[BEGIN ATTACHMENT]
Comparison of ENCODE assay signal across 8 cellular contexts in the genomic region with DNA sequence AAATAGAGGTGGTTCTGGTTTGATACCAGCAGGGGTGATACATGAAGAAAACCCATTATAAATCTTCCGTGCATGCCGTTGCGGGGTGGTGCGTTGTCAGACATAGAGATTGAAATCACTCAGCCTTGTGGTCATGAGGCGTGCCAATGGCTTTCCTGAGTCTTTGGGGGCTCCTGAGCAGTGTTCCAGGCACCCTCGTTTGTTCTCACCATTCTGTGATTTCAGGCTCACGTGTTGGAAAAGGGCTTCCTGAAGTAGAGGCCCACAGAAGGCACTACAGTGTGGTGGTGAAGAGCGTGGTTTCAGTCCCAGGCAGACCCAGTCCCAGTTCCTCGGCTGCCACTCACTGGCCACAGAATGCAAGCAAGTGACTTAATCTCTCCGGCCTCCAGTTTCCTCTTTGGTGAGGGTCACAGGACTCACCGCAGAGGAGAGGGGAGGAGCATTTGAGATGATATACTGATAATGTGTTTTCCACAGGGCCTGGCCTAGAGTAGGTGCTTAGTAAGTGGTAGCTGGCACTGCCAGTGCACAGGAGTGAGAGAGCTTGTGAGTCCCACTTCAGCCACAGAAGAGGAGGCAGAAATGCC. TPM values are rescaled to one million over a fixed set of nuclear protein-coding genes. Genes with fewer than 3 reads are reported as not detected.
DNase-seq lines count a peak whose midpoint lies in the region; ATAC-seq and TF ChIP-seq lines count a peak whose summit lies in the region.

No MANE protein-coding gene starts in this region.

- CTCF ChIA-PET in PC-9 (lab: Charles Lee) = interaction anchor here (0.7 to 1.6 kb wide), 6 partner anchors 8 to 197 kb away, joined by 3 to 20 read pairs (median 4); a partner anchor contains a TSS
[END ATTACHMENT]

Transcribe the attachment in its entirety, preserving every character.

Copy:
Comparison of ENCODE assay signal across 8 cellular contexts in the genomic region with DNA sequence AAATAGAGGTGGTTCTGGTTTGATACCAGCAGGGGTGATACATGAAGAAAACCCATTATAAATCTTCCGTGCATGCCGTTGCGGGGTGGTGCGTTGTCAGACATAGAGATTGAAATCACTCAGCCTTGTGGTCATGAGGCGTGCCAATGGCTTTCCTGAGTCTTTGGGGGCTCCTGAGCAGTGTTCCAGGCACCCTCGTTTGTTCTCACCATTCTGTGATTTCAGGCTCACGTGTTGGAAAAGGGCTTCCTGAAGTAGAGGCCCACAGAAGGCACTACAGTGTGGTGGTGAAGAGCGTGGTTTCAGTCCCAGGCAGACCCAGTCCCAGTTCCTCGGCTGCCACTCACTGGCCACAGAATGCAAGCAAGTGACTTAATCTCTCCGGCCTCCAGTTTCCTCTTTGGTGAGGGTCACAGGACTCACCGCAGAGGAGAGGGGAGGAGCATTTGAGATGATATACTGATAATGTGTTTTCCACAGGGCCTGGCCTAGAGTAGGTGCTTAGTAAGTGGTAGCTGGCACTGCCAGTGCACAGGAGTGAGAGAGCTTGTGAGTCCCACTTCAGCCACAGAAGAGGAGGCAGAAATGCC. TPM values are rescaled to one million over a fixed set of nuclear protein-coding genes. Genes with fewer than 3 reads are reported as not detected.
DNase-seq lines count a peak whose midpoint lies in the region; ATAC-seq and TF ChIP-seq lines count a peak whose summit lies in the region.

No MANE protein-coding gene starts in this region.

- CTCF ChIA-PET in PC-9 (lab: Charles Lee) = interaction anchor here (0.7 to 1.6 kb wide), 6 partner anchors 8 to 197 kb away, joined by 3 to 20 read pairs (median 4); a partner anchor contains a TSS